We study how Alzheimer’s disease develops in the brain on the molecular and cellular level. The aim of our research is to better understand the disease causes and to develop new diagnostic, therapeutic and preventive approaches. Additionally, we want to predict possible side effects of Alzheimer-targeted drugs and, thus, make drug development safer.
For our interdisciplinary research we use a variety of modern methods from biochemistry, proteomics, molecular, cellular and neurobiology as well as in vitro and in vivo models of Alzheimer’s disease.
The focus of our research is on the molecular scissors (proteases) ADAM10 (alpha-secretase), BACE1 (beta-secretase) und gamma-secretase as well as microglia-dependent inflammatory processes in the brain. These molecules and processes have a central role in Alzheimer’s pathogenesis. We investigate their physiological function in the healthy brains and develop ways to specifically target them for a treatment of Alzheimer’s disease.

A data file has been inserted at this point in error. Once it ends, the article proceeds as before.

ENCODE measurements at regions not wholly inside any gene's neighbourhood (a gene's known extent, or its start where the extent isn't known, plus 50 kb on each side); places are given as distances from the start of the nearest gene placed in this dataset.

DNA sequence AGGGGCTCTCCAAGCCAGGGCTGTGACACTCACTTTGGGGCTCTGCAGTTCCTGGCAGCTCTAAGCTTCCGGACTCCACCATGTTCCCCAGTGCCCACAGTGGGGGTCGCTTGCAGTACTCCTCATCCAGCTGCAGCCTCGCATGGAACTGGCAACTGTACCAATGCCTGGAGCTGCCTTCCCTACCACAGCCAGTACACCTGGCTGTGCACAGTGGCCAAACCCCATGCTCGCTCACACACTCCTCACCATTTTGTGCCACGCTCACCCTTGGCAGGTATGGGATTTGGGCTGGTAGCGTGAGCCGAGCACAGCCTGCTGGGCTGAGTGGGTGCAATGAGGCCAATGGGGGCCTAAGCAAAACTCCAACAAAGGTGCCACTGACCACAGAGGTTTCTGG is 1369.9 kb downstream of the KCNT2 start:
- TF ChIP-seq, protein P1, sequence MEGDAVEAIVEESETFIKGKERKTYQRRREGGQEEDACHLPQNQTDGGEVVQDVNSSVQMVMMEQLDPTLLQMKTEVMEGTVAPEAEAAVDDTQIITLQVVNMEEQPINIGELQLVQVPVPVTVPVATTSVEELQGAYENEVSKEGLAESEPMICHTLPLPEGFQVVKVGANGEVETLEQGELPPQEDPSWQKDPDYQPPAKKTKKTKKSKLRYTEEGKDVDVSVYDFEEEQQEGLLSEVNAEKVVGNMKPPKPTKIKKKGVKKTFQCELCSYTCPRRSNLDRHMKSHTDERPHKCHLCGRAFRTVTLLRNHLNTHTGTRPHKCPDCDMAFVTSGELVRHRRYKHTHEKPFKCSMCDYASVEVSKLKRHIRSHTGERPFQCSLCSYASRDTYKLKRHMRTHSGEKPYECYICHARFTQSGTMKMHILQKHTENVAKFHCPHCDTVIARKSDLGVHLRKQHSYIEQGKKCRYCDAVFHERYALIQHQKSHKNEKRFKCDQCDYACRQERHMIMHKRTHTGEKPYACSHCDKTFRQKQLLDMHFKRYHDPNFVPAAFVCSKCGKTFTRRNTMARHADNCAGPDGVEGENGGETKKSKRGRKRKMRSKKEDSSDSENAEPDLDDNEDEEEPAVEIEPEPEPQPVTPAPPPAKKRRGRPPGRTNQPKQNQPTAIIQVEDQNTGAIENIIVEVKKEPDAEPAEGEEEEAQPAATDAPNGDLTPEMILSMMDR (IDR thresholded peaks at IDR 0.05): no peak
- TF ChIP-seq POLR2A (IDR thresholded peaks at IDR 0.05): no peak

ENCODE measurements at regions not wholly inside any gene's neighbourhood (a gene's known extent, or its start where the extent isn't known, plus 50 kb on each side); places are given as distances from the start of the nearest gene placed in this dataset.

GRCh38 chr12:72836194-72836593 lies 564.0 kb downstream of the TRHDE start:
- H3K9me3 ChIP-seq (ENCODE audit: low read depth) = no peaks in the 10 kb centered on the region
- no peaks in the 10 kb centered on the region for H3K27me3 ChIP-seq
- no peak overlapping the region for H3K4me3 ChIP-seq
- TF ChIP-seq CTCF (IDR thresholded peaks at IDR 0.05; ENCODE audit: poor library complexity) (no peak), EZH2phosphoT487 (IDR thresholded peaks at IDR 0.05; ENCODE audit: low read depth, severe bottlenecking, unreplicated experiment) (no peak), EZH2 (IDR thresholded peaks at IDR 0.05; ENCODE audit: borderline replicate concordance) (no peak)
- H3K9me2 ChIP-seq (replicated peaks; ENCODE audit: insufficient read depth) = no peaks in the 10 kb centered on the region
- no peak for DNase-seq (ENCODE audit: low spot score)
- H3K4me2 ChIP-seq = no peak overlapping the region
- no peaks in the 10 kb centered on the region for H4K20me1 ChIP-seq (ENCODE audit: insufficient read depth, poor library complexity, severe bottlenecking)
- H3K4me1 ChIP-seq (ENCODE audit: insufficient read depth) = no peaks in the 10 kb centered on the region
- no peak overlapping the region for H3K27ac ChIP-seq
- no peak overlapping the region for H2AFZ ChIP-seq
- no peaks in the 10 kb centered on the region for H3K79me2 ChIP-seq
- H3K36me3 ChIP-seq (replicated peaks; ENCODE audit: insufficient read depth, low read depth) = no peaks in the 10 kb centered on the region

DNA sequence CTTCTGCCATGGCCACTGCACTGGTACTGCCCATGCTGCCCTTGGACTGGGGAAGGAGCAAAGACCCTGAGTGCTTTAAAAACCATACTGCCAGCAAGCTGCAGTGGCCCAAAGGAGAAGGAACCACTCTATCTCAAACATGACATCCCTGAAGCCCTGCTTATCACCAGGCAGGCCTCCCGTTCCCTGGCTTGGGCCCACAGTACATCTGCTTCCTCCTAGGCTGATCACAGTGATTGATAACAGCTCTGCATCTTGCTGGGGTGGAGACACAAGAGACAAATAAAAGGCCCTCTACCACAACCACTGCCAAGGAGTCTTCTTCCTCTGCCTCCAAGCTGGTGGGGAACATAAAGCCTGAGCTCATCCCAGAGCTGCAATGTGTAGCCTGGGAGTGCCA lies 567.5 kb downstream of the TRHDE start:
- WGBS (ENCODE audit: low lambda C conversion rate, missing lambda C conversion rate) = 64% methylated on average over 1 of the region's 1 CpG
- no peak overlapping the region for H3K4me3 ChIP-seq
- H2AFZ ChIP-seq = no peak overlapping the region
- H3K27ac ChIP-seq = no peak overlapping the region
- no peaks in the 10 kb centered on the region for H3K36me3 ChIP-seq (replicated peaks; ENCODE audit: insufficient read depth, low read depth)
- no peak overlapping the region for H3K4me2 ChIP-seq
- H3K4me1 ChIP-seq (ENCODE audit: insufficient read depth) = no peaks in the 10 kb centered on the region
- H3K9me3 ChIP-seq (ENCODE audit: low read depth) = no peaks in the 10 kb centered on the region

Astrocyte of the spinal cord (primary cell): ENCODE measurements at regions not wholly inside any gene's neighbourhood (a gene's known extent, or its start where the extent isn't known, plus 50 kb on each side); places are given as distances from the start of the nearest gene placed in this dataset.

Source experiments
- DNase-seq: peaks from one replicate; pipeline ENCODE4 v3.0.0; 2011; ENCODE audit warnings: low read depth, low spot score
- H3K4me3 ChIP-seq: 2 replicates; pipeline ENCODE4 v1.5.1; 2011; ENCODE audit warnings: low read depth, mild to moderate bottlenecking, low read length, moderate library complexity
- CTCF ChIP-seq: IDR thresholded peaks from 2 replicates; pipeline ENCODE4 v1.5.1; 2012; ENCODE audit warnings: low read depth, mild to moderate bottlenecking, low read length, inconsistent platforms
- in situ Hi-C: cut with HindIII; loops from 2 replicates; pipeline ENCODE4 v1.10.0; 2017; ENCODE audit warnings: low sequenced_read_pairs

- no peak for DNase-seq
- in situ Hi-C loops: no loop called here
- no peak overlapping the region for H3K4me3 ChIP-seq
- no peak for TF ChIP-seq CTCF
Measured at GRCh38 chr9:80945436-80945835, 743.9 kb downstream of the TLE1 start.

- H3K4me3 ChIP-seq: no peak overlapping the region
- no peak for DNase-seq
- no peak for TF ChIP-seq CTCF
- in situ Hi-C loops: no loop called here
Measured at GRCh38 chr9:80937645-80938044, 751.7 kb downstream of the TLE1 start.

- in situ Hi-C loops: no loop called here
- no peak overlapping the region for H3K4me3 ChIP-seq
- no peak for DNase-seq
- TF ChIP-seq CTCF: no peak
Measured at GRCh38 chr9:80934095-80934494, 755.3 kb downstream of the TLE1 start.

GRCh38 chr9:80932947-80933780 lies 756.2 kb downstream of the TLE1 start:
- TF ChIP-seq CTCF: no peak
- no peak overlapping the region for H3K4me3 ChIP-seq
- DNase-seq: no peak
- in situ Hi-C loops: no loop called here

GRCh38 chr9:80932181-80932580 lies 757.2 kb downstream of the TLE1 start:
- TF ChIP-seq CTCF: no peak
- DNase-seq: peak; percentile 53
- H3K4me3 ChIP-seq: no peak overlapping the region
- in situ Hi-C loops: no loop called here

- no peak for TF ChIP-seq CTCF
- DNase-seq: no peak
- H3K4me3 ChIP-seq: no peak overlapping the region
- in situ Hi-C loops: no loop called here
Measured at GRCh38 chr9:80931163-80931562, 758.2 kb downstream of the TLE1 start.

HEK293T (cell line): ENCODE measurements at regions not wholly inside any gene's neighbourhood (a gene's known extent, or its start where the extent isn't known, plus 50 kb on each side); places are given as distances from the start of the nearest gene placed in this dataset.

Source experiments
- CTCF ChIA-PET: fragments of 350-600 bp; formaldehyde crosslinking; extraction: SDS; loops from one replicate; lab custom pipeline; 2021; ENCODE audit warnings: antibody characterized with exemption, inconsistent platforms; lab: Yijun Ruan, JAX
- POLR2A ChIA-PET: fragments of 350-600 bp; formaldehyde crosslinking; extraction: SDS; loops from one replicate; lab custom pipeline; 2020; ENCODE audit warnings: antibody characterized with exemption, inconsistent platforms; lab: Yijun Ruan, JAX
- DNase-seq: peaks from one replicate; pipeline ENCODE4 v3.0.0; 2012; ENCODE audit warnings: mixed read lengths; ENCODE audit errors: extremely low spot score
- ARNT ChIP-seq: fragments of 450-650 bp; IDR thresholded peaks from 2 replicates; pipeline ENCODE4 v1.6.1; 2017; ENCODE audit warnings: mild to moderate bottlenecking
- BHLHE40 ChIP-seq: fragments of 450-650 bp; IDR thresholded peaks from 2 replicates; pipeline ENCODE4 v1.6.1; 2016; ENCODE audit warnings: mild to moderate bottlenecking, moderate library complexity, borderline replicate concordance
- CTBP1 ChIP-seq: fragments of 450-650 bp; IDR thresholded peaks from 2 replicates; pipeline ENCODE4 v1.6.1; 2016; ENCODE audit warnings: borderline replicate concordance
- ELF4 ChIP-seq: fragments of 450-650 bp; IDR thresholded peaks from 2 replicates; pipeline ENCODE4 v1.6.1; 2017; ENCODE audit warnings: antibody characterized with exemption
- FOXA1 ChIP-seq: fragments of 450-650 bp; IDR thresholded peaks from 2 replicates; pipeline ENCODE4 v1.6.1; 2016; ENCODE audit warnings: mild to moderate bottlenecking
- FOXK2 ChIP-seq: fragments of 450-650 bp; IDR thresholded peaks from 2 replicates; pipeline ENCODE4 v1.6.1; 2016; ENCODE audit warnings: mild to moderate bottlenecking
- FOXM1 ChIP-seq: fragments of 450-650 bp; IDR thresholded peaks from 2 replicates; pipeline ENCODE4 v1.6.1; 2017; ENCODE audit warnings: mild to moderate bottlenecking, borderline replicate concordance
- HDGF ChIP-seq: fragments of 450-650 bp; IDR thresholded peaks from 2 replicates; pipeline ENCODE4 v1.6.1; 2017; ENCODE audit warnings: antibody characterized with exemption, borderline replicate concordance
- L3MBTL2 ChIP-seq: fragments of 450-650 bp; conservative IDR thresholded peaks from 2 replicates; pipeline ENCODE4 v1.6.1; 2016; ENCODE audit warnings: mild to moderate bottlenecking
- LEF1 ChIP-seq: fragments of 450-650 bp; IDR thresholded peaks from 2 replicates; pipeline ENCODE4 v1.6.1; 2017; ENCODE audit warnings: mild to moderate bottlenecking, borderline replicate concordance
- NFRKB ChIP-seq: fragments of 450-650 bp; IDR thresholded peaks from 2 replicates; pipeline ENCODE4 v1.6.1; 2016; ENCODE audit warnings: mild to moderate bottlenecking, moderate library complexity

Additionally, we develop proteomic methods for a faster and more detailed study of these proteases, but also of the brain’s cerebrospinal fluid. This will not only allow a better understanding of the brain, but also help to develop new diagnostics for evaluating whether patients respond well to a drug.
The Medical Humanities Education at TUM Medical School aims at stimulating, encouraging and supporting medical students to develop and cultivate a personal professional identity that is based on a far-reaching critical understanding of what medicine and life sciences can and/or have to be concerning the different dimensions of the human subject. To achieve this we seek to incorporate humanities, literature, film and arts into our curriculum and develop custom-made lectures, courses and workshops.